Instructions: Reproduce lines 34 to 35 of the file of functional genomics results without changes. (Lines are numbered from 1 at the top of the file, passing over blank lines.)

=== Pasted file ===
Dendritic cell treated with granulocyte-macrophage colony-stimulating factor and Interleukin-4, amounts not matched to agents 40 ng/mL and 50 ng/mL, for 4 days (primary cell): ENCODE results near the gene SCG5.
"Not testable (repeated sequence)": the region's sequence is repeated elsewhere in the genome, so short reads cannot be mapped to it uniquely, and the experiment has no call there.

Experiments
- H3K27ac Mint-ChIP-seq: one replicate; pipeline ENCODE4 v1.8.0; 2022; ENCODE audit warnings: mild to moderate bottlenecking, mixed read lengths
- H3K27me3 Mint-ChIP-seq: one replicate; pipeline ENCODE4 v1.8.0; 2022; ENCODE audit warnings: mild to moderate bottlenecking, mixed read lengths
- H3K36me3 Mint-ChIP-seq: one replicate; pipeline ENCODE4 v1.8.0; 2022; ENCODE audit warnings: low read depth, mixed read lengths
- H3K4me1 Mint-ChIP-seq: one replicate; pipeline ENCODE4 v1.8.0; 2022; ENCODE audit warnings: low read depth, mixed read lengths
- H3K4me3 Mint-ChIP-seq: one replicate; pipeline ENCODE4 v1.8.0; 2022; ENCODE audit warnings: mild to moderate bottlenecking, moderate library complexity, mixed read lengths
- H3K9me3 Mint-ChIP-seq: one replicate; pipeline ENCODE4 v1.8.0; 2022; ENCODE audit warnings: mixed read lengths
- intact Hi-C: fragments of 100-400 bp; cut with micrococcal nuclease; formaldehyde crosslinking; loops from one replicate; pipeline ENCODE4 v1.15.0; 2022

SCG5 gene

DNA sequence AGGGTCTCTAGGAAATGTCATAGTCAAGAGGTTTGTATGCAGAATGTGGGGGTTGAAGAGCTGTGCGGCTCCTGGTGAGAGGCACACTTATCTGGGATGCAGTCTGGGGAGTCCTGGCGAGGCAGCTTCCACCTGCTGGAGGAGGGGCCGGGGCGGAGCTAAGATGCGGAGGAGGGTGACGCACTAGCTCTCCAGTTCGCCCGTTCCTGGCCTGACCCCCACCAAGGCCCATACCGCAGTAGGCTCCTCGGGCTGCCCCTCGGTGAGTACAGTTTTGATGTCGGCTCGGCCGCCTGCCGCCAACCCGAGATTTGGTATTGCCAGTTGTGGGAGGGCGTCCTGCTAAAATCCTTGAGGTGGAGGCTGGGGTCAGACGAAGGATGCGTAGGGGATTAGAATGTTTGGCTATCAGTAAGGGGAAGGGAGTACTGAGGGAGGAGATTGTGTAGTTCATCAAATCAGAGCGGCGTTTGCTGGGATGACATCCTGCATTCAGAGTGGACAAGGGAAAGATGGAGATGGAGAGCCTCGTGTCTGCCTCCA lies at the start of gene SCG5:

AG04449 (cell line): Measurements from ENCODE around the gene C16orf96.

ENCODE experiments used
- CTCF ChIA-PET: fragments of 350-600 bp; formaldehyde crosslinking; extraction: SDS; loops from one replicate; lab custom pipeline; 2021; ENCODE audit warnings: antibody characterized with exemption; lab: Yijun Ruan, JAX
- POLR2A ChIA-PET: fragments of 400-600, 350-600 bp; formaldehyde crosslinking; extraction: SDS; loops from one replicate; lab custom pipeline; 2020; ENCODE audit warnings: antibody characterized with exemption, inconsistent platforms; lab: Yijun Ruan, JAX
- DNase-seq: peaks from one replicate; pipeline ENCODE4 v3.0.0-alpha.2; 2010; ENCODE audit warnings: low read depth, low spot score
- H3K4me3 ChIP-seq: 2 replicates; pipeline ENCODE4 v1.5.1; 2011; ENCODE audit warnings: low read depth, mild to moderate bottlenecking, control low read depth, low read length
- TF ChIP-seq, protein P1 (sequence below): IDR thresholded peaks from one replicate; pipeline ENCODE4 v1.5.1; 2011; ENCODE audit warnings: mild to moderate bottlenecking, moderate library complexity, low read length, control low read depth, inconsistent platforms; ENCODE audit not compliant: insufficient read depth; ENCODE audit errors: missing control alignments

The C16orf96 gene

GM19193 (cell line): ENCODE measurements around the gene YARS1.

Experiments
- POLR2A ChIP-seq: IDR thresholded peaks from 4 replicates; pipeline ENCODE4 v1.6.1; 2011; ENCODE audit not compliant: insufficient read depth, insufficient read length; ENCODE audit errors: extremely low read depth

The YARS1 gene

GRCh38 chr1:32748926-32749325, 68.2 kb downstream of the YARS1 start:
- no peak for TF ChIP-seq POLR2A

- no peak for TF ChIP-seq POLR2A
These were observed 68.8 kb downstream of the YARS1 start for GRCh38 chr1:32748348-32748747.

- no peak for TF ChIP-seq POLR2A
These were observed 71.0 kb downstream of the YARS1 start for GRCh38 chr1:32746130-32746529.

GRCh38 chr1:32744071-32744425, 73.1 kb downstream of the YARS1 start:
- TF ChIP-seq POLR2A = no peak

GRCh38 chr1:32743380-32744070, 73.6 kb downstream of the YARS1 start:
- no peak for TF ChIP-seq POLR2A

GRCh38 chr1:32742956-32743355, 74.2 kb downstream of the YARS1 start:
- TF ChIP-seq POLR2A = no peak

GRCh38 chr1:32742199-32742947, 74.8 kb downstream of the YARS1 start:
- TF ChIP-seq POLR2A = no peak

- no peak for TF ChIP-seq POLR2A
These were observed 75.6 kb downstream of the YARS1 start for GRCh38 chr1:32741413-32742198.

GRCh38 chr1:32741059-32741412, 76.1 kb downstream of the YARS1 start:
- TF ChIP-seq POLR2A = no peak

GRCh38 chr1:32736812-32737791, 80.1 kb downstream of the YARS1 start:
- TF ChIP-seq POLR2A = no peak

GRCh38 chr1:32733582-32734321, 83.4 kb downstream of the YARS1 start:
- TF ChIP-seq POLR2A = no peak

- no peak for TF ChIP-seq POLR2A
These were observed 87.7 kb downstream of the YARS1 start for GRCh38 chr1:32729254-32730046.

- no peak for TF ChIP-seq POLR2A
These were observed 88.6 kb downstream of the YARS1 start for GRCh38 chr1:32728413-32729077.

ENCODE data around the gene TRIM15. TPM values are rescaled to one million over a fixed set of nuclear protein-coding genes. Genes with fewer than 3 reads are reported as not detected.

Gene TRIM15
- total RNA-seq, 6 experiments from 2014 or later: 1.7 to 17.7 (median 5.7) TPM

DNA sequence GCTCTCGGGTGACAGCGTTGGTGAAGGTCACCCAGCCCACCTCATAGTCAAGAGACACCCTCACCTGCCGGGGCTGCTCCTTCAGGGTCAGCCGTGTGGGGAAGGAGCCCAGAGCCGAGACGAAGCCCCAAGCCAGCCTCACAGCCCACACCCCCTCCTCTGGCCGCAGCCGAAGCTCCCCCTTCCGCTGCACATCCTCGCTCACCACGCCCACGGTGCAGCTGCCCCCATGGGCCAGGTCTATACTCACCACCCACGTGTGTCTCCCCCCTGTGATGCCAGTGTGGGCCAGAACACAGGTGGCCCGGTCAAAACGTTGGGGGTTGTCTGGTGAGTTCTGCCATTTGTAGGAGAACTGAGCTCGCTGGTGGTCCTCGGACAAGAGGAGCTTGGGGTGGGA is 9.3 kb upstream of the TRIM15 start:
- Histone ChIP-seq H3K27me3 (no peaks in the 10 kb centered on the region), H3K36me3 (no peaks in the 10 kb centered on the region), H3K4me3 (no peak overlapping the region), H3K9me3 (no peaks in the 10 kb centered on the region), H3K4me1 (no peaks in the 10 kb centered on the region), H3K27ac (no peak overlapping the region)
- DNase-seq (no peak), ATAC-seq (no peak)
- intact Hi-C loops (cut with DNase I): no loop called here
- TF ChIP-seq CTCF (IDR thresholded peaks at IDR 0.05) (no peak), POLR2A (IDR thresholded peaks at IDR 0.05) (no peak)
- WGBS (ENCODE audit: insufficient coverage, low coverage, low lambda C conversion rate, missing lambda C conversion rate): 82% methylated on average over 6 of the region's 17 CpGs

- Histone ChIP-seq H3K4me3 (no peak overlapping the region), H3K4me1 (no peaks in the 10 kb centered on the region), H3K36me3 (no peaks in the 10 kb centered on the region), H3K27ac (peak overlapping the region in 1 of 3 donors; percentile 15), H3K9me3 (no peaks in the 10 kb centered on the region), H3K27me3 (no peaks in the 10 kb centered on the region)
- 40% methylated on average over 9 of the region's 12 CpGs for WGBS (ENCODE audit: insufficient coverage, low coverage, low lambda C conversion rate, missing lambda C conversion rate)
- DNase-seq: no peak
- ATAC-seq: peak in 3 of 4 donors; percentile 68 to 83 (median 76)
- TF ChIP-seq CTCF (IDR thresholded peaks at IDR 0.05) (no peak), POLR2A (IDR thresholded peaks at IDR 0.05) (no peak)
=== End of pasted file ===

- no peak for TF ChIP-seq POLR2A

GRCh38 chr1:32742956-32743355, 74.2 kb downstream of the YARS1 start: